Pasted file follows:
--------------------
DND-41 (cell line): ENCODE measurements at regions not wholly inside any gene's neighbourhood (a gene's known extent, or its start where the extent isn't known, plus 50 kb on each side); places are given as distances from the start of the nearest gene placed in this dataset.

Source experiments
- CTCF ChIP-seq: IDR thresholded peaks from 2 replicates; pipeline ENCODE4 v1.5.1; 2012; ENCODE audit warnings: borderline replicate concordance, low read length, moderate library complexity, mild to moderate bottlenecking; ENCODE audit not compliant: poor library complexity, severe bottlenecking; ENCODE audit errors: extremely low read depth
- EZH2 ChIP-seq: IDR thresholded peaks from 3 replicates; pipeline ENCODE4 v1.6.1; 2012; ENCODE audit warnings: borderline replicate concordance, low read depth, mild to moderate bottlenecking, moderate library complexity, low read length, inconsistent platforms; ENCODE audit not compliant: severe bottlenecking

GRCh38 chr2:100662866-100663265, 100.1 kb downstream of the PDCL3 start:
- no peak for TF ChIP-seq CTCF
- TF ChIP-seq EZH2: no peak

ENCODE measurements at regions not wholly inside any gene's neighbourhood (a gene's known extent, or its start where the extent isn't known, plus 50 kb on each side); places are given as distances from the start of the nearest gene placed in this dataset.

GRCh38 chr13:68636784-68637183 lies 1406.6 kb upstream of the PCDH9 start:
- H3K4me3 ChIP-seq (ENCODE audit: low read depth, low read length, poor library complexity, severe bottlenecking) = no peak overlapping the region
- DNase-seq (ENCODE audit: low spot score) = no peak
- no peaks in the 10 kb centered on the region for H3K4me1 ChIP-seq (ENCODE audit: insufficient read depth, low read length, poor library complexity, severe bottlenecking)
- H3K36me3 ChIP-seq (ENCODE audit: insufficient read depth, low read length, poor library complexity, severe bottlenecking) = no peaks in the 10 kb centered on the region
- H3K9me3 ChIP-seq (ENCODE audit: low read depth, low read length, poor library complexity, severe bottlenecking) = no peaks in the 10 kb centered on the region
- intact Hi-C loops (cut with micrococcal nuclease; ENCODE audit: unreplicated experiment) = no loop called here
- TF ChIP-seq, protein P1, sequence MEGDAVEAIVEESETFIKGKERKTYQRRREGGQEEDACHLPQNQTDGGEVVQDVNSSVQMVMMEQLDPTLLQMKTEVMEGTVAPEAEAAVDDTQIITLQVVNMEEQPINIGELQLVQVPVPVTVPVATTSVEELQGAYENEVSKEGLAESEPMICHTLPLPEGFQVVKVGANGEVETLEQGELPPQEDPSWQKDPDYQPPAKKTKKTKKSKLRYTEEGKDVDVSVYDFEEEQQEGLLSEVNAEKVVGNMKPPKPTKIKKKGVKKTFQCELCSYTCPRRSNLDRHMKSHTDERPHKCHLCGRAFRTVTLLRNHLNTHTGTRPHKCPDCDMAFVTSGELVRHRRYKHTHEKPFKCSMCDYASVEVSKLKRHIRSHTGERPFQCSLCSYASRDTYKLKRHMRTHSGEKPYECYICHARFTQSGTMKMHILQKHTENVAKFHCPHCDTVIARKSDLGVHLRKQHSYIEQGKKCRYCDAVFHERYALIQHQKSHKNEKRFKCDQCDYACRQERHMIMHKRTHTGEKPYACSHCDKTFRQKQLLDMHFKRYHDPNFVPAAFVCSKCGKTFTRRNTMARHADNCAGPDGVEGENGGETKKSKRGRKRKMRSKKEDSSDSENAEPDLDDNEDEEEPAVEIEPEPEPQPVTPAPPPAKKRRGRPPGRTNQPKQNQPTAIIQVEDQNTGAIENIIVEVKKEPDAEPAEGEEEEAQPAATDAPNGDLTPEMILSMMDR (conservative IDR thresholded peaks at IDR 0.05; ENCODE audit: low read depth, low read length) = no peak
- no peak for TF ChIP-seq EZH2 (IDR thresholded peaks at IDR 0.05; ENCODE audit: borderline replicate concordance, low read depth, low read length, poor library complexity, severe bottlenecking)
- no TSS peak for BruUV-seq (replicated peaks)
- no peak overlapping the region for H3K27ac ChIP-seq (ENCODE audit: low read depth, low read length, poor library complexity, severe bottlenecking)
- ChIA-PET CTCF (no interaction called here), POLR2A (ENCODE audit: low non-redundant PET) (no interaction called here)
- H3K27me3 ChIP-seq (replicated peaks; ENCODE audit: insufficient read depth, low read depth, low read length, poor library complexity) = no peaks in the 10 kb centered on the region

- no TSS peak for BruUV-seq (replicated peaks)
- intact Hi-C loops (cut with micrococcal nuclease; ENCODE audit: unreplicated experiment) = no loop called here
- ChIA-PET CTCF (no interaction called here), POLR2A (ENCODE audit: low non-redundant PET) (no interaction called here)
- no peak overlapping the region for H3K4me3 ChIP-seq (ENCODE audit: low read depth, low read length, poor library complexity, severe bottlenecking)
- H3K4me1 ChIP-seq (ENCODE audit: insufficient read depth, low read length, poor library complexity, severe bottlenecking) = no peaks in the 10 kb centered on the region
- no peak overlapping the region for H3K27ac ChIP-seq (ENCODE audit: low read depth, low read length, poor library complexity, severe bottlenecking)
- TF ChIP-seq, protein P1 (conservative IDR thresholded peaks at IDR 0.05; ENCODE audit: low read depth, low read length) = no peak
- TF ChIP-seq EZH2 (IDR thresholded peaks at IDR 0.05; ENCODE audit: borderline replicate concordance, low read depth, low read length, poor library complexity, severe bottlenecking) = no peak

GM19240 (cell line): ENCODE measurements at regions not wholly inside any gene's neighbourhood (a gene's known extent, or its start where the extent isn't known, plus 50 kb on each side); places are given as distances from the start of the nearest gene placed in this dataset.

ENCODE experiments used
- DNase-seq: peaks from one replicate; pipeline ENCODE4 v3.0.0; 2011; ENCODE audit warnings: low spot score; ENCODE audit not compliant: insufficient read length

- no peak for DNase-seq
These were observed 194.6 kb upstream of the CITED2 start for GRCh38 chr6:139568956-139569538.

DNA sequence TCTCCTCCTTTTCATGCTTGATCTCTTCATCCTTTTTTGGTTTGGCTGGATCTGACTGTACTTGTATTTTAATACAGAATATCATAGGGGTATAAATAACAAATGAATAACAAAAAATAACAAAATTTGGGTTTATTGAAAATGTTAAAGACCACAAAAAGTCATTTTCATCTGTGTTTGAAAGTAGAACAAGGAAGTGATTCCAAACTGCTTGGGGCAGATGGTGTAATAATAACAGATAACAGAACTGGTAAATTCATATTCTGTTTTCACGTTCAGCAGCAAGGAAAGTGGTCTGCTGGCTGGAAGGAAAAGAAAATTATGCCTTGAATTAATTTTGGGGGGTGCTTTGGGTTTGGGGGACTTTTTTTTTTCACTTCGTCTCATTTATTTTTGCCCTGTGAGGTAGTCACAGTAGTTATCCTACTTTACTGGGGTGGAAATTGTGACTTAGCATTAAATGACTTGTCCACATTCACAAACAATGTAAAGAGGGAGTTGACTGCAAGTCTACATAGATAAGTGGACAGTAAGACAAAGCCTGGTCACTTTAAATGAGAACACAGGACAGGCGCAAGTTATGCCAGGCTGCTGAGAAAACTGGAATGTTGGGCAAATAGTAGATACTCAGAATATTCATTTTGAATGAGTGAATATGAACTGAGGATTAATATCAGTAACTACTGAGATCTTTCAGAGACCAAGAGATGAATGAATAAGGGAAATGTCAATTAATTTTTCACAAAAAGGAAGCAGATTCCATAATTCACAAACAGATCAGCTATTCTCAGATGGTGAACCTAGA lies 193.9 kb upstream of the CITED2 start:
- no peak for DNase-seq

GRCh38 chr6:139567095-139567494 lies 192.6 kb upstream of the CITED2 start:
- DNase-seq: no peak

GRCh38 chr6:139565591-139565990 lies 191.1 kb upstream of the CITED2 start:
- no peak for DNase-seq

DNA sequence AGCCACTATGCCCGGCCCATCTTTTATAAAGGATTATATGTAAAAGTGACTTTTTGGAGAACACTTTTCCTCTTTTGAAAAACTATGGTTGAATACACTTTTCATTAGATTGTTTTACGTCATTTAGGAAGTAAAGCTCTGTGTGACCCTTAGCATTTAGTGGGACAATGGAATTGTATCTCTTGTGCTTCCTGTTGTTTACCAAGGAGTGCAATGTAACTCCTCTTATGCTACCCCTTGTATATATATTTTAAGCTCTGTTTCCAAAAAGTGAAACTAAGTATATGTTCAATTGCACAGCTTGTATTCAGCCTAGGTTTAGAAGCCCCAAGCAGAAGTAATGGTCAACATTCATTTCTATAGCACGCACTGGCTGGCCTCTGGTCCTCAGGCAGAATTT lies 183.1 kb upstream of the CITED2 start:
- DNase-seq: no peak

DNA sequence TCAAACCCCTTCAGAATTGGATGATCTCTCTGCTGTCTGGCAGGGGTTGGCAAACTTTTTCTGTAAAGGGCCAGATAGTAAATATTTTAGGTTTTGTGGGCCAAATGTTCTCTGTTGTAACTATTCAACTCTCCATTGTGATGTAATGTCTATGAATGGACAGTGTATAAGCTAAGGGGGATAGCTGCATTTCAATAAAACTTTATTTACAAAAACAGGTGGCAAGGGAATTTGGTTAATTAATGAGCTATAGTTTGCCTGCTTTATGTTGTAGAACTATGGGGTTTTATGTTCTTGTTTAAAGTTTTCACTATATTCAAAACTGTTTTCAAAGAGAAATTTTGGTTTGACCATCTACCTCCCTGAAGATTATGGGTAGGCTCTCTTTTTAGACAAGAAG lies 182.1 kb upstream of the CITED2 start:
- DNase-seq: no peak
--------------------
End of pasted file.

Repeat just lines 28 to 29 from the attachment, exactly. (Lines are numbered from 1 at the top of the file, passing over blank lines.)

- TF ChIP-seq, protein P1 (conservative IDR thresholded peaks at IDR 0.05; ENCODE audit: low read depth, low read length) = no peak
- TF ChIP-seq EZH2 (IDR thresholded peaks at IDR 0.05; ENCODE audit: borderline replicate concordance, low read depth, low read length, poor library complexity, severe bottlenecking) = no peak